Real Food Encyclopedia | Leeks
Leeks, part of the pungent Allium family (of which garlic and onions are members), are native to North Africa and Eurasia. They were probably first cultivated by the Egyptians, who liked leeks so much they painted their tombs with images of them. The ancient Greeks and Romans were also big leek lovers: Romans viewed the leek as a more refined version of its onion and garlic cousins, and we agree.
Fun Facts about Leeks:
- Leek growing is a competitive sport in some places, including in coal-mining regions of England, as the “manure from the pit-ponies” was a perfect growing medium for the veggies.
- Leeks are toxic to dogs and cats, so keep them (and their Allium relatives) away from your furry friends.
- The beautiful and tasty Allium family includes not just leeks, onions and garlic, but also shallots, ramps, scallions, chives and a number of ornamentals grown for their unique globe-shaped flower heads.
What to Look for When Buying Leeks
Common leeks kind of look like a giant scallion. They have a straight, white stem that gradually becomes lighter green, making way to the dark, almost blue-green of the top leaves. Kurrat, the so-called “Middle Eastern” leek, has fewer tough green, outer leaves (which are frequently eaten, unlike the leaves of the common leek).
Seek out leeks on the smaller side, one to two inches in stem diameter, three inches tops. Larger leeks are OK, but they tend to get woody and a bit tough. Leek greens should be a very dark green with no yellowing or wilted spots. The white stem should be very white and firm with no black, mushy or discolored areas.
Sustainability of Leeks
The good news is that leeks do not appear on the Environmental Working Group’s Shopper’s Guide to Pesticides in Produce. The bad news is that a lot of pesticides are approved for use on leeks. (Here’s a list of pesticides used on leeks grown in California.) If you are concerned about pesticide use, buy locally and ask your farmer about pesticide usage, or look for organic leeks at the store.
Leeks are very cold tolerant. Some varieties can withstand multiple frosts over an entire winter, making them an excellent cold-weather vegetable that can be harvested into the following spring. However, there are also leek varieties that are bred for harvest in the summer, making yummy leeks available year-round.
Leeks will keep in your veggie drawer, wrapped in a paper towel, for at least a week. Don’t wash leeks before you refrigerate them, as this accelerates their decline.
Cooking with Leeks
Like their Allium brethren, leeks are remarkably versatile in the kitchen. They have a mild onion-y, sweet flavor that lend themselves to all sorts of dishes.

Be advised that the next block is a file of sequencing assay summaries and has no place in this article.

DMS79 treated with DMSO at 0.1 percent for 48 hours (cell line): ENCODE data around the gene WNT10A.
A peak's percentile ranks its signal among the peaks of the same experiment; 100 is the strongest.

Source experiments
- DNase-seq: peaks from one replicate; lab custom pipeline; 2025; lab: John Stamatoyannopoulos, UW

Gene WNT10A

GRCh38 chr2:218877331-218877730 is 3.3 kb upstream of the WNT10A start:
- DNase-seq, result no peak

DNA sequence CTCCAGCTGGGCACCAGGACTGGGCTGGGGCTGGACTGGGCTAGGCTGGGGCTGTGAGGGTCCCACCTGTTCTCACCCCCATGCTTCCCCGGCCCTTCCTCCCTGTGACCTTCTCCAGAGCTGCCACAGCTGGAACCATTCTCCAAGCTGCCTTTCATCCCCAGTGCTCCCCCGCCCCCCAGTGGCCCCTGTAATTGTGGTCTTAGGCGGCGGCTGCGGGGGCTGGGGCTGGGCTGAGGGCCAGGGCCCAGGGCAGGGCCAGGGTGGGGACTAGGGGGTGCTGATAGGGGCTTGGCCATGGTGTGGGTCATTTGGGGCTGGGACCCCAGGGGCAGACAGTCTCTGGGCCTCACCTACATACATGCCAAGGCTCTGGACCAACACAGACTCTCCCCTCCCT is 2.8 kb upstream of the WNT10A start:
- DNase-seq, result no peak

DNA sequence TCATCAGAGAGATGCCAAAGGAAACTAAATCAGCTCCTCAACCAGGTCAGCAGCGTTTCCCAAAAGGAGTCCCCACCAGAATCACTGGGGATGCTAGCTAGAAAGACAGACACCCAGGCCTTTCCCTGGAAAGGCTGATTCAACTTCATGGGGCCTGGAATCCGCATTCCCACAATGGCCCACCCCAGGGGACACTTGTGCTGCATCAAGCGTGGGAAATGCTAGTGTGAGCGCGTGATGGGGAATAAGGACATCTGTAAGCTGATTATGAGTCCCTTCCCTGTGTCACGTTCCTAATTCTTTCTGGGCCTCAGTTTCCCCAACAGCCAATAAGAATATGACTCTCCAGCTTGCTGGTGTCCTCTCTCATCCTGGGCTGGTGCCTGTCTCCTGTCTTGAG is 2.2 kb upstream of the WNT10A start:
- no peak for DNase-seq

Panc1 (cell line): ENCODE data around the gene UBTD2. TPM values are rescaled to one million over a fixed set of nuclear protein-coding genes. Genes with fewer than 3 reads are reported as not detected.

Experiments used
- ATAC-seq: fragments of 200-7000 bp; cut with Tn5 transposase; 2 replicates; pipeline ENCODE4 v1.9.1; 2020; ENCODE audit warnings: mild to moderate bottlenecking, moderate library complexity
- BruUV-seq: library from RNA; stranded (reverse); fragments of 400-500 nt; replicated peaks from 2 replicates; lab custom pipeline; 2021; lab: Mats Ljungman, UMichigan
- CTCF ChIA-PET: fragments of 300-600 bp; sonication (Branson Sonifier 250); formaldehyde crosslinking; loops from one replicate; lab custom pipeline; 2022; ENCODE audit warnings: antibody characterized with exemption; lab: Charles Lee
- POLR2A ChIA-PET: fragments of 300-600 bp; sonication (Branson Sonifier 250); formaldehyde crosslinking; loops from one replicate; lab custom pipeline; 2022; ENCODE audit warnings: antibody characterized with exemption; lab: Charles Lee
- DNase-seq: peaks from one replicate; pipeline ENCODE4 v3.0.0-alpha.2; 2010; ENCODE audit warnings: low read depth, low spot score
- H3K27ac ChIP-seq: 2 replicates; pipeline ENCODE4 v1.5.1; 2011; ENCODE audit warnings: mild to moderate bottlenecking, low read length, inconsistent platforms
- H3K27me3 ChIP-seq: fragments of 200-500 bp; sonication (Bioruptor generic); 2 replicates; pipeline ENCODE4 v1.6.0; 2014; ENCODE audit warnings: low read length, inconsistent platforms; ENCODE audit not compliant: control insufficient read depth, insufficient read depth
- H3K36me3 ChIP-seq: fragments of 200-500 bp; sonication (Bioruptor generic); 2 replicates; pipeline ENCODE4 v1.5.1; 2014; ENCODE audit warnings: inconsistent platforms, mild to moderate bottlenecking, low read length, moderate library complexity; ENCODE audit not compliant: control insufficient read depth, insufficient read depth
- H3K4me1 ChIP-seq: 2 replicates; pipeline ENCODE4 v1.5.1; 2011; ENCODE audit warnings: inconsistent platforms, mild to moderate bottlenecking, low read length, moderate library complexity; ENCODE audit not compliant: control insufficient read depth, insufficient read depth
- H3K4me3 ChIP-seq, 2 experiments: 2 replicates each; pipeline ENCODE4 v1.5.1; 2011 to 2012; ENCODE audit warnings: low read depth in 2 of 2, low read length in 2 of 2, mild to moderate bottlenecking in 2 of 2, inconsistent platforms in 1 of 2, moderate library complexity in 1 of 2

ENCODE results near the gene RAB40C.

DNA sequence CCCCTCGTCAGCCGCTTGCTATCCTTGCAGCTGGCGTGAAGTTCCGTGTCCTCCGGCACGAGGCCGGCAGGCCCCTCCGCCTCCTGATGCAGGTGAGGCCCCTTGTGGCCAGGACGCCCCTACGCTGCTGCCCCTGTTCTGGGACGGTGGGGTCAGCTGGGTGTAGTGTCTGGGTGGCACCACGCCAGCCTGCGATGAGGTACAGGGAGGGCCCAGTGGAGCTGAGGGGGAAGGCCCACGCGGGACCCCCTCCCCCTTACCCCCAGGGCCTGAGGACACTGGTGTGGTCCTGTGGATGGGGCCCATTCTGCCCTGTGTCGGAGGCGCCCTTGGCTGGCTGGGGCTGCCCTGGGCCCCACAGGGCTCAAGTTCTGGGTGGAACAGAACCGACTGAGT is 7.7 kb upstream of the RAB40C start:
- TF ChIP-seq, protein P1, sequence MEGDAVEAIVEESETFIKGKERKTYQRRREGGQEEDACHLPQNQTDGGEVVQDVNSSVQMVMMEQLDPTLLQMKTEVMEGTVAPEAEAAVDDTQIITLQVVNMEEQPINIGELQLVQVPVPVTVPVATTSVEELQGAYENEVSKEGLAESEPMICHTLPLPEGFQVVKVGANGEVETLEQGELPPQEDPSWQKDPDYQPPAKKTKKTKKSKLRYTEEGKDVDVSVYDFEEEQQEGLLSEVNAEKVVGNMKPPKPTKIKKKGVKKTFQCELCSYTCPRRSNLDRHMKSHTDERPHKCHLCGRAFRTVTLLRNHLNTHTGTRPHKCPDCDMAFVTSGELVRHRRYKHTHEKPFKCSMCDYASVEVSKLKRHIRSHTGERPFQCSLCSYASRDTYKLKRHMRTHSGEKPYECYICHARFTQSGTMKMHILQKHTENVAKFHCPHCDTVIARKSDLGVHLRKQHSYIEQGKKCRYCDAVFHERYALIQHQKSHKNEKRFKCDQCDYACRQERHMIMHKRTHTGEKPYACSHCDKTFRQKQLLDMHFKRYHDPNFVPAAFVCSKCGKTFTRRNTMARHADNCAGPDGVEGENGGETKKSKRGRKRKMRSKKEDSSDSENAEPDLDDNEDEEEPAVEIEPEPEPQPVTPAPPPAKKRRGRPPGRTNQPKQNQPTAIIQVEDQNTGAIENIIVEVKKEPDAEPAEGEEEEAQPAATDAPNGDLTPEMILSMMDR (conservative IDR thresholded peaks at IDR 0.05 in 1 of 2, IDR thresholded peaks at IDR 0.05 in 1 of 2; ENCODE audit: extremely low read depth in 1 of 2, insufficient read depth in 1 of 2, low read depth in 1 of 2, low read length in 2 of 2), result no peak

Most recipes call for only the “white and light green parts” of the vegetable, but the dark green leaves can be saved to use in stock making (veggie, beef, chicken, etc.). Leek stems can be braised, grilled, roasted, fried (or “frizzled“), steamed, sautéed and used raw in salads as they are a lot less shocking to the palate than raw onions. Toss leeks into your favorite soups or stews in place of onions for a more delicate flavor. Leeks pair beautifully with dairy products (think butter, cream and cheese), and with eggs, chicken, potatoes, fish and the leeks’ Allium relatives (chives, garlic).
One of the most famous leek dishes, the chilled potato and leek soup vichyssoise, was invented in New York by a French chef. Another famous leek-based dish, the Scottish cock-a-leekie soup, is traditionally made with chicken, leeks and prunes. Leeks vinaigrette is another renowned dish highlighting the beauty and delicacy of the vegetable. And here is an interesting leek-and-matzo casserole for Passover that has Egyptian origins, which is fitting, given the leek’s history.
The thing about preparing leeks is that they are really dirty, with gritty bits of sand frequently hidden in the layers that make up the stems. They have to be cleaned very thoroughly. David Lebovitz has a good description of how to clean leeks, or here is a great video that shows two different techniques for cleaning the veggie.
Here is a fun recipe for quick pickled leeks that will keep for up to two weeks in the fridge. You can also pickle leek scapes (the flower stalk of the leek). And here is a yummy pear-and-leek lacto-fermented chutney. Leeks can also be frozen successfully.
Leeks are very high in Vitamins A and K and are good sources of Vitamin B-6, folate, iron, calcium and manganese. They are also high in fiber and low in calories. Leeks are also a mild diuretic (there is even a “leek soup diet” that supposedly helps with weight loss) and are high in antioxidant polyphenols. In general, allium family members have been linked to improved cardiovascular health and are used as a remedy for inflammation.